FAPA [16] exposes the lack of material resources and its progressive decrease.

However, the subject of material resources is not a recurring theme in the studies, because the bilingual program of the C.M. is accompanied by an economic endowment. Nonetheless, it is true that the more resources teachers have, the greater the chances of success of the program. The Community of Madrid [6] notes that there has been a progressive increase in relation to the resources of the bilingual program, including materials.

Regarding the spaces dedicated to the program, whenever there are available spaces, their creation should be favored in order to split groups of pupils into levels or have classrooms dedicated specifically to languages.

3.7 Motivation of students, teachers, and English language assistants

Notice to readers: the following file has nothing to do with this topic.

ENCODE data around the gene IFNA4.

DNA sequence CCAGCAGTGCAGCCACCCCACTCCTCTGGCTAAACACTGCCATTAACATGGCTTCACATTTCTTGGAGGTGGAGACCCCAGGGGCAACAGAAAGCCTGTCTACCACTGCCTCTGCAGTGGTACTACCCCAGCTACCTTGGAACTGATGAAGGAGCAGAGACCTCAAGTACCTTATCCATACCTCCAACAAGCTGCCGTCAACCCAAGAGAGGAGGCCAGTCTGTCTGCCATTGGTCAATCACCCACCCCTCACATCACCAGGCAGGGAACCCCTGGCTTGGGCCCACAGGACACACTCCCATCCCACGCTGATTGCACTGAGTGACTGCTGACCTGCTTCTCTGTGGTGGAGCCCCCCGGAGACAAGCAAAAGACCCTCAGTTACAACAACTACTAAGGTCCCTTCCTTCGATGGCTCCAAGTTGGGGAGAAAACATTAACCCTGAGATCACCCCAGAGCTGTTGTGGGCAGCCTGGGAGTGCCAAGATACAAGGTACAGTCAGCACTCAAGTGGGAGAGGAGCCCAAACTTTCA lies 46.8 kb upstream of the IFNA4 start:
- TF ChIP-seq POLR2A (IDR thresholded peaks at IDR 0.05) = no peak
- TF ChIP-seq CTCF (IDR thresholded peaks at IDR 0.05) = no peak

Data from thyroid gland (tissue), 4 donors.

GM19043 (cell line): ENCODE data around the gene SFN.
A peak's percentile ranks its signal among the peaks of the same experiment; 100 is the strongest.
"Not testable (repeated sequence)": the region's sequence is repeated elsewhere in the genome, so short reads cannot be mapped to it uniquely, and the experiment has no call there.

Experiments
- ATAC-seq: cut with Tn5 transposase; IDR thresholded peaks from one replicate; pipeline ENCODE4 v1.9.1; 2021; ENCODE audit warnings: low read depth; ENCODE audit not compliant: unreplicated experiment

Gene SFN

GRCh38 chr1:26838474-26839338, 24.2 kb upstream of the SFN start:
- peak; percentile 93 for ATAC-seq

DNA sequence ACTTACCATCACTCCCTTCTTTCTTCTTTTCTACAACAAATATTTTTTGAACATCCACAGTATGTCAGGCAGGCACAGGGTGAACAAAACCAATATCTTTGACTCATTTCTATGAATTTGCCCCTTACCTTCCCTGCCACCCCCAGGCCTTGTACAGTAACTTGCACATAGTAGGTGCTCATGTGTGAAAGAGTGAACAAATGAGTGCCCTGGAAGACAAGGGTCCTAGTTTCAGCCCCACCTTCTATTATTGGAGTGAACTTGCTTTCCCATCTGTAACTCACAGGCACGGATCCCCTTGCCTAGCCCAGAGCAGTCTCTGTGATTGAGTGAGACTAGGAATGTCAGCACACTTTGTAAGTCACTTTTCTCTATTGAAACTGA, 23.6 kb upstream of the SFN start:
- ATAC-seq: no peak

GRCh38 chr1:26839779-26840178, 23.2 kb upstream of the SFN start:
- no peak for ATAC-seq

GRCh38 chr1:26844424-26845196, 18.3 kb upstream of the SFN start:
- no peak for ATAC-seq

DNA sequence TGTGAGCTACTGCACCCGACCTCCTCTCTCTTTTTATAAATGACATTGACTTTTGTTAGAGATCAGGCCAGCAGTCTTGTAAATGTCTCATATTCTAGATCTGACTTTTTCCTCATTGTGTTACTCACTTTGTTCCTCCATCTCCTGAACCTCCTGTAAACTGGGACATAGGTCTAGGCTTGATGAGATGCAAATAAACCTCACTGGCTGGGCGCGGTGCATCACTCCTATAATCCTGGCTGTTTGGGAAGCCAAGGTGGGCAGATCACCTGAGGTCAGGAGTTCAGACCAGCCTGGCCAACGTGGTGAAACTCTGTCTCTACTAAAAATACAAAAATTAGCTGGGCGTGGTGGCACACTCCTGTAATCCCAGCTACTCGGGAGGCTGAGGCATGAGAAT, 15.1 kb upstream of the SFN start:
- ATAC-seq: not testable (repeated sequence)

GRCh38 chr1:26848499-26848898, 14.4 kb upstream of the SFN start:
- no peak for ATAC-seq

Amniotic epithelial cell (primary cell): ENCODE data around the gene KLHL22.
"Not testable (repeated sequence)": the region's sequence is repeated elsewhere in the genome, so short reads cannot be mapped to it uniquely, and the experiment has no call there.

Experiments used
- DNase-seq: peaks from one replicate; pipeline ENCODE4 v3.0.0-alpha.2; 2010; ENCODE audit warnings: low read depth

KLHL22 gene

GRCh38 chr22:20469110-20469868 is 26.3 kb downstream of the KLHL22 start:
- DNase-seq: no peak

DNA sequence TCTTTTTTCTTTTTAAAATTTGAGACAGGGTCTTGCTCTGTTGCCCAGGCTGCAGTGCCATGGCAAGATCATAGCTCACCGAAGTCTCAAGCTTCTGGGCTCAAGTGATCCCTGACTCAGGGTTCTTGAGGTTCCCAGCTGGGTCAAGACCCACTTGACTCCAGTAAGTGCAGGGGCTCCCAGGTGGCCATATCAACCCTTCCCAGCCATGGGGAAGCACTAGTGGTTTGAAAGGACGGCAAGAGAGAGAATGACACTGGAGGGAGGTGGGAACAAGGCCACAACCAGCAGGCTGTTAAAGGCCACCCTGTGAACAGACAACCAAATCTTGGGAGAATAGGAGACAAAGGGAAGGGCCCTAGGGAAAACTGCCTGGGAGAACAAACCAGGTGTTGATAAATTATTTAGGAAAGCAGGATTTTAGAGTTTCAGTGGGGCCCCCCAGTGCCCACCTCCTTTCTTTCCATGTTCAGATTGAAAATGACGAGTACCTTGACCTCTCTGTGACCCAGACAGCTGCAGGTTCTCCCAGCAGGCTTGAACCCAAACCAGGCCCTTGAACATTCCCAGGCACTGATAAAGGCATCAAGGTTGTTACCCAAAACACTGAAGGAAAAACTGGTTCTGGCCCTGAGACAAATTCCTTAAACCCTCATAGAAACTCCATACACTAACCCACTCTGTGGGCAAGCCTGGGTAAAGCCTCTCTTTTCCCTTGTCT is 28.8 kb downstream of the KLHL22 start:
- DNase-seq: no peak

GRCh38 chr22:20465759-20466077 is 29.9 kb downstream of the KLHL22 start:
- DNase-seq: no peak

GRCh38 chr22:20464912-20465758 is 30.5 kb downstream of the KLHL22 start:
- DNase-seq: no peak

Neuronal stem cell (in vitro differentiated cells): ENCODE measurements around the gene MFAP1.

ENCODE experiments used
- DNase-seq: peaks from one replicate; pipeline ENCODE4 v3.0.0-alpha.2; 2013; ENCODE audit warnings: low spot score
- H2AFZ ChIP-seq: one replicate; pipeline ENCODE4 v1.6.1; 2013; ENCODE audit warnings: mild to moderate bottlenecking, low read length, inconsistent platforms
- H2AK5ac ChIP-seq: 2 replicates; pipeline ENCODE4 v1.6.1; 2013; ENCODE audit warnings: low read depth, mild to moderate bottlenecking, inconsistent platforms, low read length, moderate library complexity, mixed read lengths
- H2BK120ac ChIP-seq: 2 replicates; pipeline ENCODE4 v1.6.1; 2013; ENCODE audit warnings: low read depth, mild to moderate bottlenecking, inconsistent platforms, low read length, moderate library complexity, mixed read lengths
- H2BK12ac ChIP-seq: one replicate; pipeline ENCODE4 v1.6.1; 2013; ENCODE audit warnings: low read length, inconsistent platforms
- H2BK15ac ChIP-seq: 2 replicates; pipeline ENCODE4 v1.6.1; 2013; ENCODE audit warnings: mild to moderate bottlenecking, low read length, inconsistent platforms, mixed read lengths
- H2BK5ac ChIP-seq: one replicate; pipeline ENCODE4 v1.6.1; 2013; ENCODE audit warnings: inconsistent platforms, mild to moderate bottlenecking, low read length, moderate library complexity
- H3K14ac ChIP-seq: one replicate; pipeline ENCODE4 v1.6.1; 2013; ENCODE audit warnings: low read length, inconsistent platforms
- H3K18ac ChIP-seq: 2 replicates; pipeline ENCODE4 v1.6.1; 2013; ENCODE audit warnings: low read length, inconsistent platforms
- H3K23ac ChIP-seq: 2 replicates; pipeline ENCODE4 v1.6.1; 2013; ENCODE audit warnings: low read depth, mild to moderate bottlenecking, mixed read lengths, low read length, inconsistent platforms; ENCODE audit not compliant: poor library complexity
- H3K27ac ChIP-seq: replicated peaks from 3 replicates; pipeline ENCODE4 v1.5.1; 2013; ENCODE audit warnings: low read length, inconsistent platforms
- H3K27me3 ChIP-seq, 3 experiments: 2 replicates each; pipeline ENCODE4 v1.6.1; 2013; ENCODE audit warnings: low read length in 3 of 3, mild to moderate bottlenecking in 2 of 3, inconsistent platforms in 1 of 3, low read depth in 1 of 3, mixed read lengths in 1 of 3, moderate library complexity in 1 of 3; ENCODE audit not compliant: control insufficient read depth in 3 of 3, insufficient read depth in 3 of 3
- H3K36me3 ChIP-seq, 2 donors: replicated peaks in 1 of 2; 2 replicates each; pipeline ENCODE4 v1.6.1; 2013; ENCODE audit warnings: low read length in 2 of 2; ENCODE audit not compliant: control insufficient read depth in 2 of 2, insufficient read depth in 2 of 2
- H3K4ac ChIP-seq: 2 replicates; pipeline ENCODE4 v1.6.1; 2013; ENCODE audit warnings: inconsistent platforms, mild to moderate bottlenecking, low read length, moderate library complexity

In relation to students, de la Rica and González de San Román [22] explain the importance of student motivation. Laorden and Peñafiel [7] indicate that very few management teams surveyed in their study state that English classes motivate SEN students and point out the difficulty these children face to follow classes in English. In reference to the motivation of teachers and assistants, Gerena and Ramírez-Verdugo [13] indicate that, in their study, they were very satisfied with their role in bilingual programs, that teachers considered bilingualism as very important for the future and as a way of preparing students for globalization, and that assistants considered themselves as promoters of English and perceived the motivation of students in relation to bilingualism and learning more about American customs and culture. Teachers and assistants perceived motivation on the part of the students and their interest in becoming bilingual. The students were aware of the benefits of bilingualism and felt pride and comfort when speaking in English, not showing fear of making mistakes, they also considered that their future would be better for their participation in the bilingual program. The aspects that motivated them the most were: establishing relationships with native English speakers, learning through videos, songs, the Internet, and games. On the other hand, they negatively value the extra effort that it implies in relation to a greater concentration and more study time and homework. Some students indicated that they believed they had losses in knowledge of content and vocabulary in Spanish.